we hear America sing

its varied songs

and glory in Impressionistic delight

IMG_7523

Later, we eat leftovers

and watch The Blair Witch Project–

because nothing says family coziness like horror movies–

with food

America singing its varied carols

 

We do a holiday wine tasting in the barrel room

Scott, assists us, keeping up a lively patter

as he describes the wine and other matters

it is a beautiful fall day

and so, we decide to stay

to sit outside

while we imbibe

watching the soaring hawks

and listening to others talk

looking at the daytime moon

enjoying this weather, thinking winter will be here soon.

We eat Pakistani food

and meet out daughter and son-in-law’s neighbors

who have become friends–the kind of whom you can ask favors,

we discuss how our daughters sound alike,

one tells how she used to sneak about at night,

and we counter with embarrassing childhood stories

(the glory of parental territory)

perhaps the start of a new tradition,

of perhaps it is sufficient

to see and relish the present and the everyday.

 

Now, it’s four o’clock Monday morning,

we’re awake for the sake

of our daughter and her wife

who have to catch their flight

though it seems the middle of the night,

yet I’m strangely alert

I hear America singing, the varied carols I hear

of parents and children saying goodbye

of politicians trying to tear apart, like stuffing bread,

when they could be constructing something good instead

of children going off to school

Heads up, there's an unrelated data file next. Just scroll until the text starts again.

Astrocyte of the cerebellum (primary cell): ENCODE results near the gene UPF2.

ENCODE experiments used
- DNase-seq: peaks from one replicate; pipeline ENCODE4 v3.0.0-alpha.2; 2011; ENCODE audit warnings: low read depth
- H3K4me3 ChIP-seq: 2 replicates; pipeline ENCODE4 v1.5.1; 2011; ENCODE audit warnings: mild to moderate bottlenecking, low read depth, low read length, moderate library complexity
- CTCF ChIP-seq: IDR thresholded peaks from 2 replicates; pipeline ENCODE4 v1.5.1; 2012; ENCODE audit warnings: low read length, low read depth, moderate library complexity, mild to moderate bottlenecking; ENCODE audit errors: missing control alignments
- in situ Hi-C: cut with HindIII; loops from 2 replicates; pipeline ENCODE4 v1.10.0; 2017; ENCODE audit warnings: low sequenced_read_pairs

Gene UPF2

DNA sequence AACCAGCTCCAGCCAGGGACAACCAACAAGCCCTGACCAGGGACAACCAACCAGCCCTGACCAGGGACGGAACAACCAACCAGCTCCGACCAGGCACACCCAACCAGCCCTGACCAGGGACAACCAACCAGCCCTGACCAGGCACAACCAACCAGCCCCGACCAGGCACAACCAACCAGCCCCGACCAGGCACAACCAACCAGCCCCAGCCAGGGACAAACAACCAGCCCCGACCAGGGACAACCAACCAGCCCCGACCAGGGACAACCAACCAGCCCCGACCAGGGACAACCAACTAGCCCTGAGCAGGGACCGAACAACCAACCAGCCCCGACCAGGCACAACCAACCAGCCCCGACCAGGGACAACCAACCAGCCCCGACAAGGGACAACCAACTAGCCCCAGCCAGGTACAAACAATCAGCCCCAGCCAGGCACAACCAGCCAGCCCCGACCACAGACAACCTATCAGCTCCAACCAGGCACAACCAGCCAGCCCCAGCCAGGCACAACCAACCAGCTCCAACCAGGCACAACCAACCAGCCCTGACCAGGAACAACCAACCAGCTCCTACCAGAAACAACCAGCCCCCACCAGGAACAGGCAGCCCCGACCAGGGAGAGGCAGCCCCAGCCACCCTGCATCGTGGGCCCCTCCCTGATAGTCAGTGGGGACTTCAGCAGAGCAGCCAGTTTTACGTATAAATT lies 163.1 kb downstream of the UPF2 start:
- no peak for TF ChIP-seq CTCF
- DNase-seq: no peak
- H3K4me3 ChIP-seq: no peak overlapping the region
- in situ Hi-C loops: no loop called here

hoping they will learn some tools

to navigate this brave new world

that has such people in’t

both good and bad

some sad, hungering for traditions, or new conditions,

for truth and beauty to negate the hate

I see a squirrel scamper from a tree,

and over us, the moon hums her tune

I watch for the sun to rise in autumn beauty–soon

FullSizeRender 269

 

We visited Grounds for Sculpture again and did a Holiday Wine Trails tasting in the barrel room at Sharrott Winery.

 

*I explained the tradition of the cranberry squirrel in this post.

 

The Owl: Haibun

It is my birthday. Now in the middle of December, it is cold outside, and darkness descends earlier each day. But the house is filled with light, warm and scented with the aroma of holiday baking. My husband, our two young daughters, and I are to meet my father at a restaurant north of us, in the Philadelphia suburbs to celebrate. It will be a highway trip through rush hour traffic, but the reward will be an excellent meal and the company of my family. I turn to a living room window to pull down the shade—and stop. A white owl with black and brown markings sits in the tree directly in front of me. I stare at her, and she stares at me, both unblinking. I am transfixed, knowing that this is a special moment, not knowing I will remember it in twenty years, still uncertain about its meaning.

 

The Owl dispenses

winter wisdom from oak trees–

time paused in passing

 

Caspar_David_Friedrich_Eule_auf_schmucklosem_Baum_1834

Caspar David Friedrich, Owl on a Tree,” [Public domain], via Wikimedia Commons

This is a Haibun for dVerse, where we asked to write about owls. I’ve combined it with this week’s prompt from Colleen Chesebro , using synonyms for the words, smell and cozy.